The ‘Puppy Dog’ technique is an excellent way to encourage a wavering customer into buying. The idea is that you say ‘try it- if you like it keep it, if you don’t bring it back.’ If you’re product’s any good, the chances are they’ll fall in love with the cute little fellow.
Samples are another method of stimulating sales when customers are uncertain. You know how you can go to your local supermarket on a Saturday morning and stuff enough free samples down your throat to see you through to supper? People taste the product and quite a few not only buy it again but tell their friends and family that they were given something nice at the supermarket.
How did we apply that when I worked in theatre? My own experience was that CDs and even DVDs didn’t really make an impression. Giving away tickets for the whole event somehow defeated the object. Fortunately, show business already had a tried and tested solution. If you have a lesser known artist, put them into a show as a support or get a sample of a stage show or act into an awards ceremony, charity fundraiser or festival. Group sales are vital so, if you’re selling a touring show, take group organisers on trips to see the original or the tour launch.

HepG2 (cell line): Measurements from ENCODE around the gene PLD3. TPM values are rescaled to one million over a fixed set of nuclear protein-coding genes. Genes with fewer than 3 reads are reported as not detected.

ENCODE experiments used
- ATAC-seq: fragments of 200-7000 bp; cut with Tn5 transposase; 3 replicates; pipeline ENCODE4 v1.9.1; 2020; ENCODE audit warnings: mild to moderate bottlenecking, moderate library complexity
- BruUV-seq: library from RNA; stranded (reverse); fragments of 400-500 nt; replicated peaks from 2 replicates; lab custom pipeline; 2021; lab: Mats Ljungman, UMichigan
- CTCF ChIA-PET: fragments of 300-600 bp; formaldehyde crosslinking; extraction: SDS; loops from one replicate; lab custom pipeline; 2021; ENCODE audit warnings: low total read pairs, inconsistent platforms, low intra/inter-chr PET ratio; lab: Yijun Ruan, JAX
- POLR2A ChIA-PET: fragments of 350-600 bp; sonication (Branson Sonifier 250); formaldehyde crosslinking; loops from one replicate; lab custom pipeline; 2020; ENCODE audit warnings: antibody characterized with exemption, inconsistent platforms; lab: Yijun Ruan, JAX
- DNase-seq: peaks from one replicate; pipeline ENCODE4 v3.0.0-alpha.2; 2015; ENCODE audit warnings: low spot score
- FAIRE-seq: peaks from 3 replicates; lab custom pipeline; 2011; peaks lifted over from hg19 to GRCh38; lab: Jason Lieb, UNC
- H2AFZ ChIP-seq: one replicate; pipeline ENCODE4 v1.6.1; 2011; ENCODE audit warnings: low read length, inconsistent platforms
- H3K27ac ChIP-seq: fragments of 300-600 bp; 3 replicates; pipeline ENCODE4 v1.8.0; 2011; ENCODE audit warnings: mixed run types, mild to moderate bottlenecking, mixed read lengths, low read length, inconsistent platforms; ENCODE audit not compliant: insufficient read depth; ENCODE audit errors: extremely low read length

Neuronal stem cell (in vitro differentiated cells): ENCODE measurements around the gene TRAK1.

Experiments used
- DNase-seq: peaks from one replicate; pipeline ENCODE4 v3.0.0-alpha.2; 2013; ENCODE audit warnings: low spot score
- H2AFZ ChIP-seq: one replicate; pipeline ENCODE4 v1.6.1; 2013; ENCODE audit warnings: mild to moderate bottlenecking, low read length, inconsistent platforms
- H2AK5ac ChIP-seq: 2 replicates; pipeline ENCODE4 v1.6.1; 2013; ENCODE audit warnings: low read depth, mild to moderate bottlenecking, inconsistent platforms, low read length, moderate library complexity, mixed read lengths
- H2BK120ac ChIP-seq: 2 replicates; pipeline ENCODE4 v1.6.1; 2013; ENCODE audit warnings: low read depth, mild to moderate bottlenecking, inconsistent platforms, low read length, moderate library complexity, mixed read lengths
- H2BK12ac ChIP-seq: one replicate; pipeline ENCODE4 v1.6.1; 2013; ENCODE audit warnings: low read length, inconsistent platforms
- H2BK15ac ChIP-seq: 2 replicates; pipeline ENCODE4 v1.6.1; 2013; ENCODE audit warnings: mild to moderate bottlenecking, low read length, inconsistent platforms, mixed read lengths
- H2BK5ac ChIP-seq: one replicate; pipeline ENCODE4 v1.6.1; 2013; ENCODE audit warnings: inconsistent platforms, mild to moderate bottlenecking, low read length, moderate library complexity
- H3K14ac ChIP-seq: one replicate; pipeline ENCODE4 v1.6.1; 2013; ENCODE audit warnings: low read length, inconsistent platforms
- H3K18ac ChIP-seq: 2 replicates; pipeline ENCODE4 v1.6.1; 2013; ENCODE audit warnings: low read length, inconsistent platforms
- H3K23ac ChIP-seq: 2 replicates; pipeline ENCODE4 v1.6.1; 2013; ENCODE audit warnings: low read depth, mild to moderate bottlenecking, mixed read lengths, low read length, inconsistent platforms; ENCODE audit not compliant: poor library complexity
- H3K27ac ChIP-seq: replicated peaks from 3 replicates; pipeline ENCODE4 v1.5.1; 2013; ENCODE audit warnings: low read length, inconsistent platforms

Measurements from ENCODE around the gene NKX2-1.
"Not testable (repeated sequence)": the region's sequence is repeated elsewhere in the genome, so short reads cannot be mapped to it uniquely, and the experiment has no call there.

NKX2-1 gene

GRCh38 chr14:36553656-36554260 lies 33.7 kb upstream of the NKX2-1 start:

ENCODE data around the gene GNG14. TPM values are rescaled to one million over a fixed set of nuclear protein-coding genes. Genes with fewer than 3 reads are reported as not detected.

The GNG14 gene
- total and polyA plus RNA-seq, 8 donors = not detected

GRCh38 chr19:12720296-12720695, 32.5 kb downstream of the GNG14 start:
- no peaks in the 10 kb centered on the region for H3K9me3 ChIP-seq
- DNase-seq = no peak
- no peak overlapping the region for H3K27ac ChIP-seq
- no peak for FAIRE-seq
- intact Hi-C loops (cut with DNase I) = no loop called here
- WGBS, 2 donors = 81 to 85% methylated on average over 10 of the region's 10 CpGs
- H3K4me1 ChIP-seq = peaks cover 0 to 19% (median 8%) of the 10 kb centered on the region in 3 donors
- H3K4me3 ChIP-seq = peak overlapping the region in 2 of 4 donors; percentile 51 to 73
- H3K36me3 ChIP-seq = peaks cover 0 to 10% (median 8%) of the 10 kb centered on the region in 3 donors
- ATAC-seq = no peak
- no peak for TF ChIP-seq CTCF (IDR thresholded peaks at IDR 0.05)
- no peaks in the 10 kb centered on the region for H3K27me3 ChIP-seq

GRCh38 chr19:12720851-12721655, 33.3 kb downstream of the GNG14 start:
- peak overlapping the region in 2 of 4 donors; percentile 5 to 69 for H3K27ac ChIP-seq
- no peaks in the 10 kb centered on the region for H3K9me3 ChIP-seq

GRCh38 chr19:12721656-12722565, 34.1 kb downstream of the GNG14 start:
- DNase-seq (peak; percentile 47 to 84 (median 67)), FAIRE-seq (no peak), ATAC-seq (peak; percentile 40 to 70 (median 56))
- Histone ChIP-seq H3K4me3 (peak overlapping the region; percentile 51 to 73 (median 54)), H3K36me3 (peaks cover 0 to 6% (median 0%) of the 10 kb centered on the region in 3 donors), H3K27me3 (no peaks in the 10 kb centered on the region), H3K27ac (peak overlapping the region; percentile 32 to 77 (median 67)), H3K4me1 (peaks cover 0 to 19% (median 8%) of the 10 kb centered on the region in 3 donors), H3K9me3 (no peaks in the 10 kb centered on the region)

Or… a personal appearance. An interview accompanied by a photo or a recorded extract from a show is an ideal way to enthuse a potential attender into a ticket buyer. Having said that, there are a number of bricks that must be in place. The interviewee must make the show sound like it’s worth seeing. Enthusiasm, amusing anecdotes and a clear description of the show are all de rigeur.
I’ve been surprised how often a performer is unprepared to perform in an interview or else is so scripted they persuade no-one. Go through likely questions and have snappy answers. It’s not a chat! The interviewee must know what needs to be said and make sure they say it. Ditto you must have top quality production shots, video or sound recordings available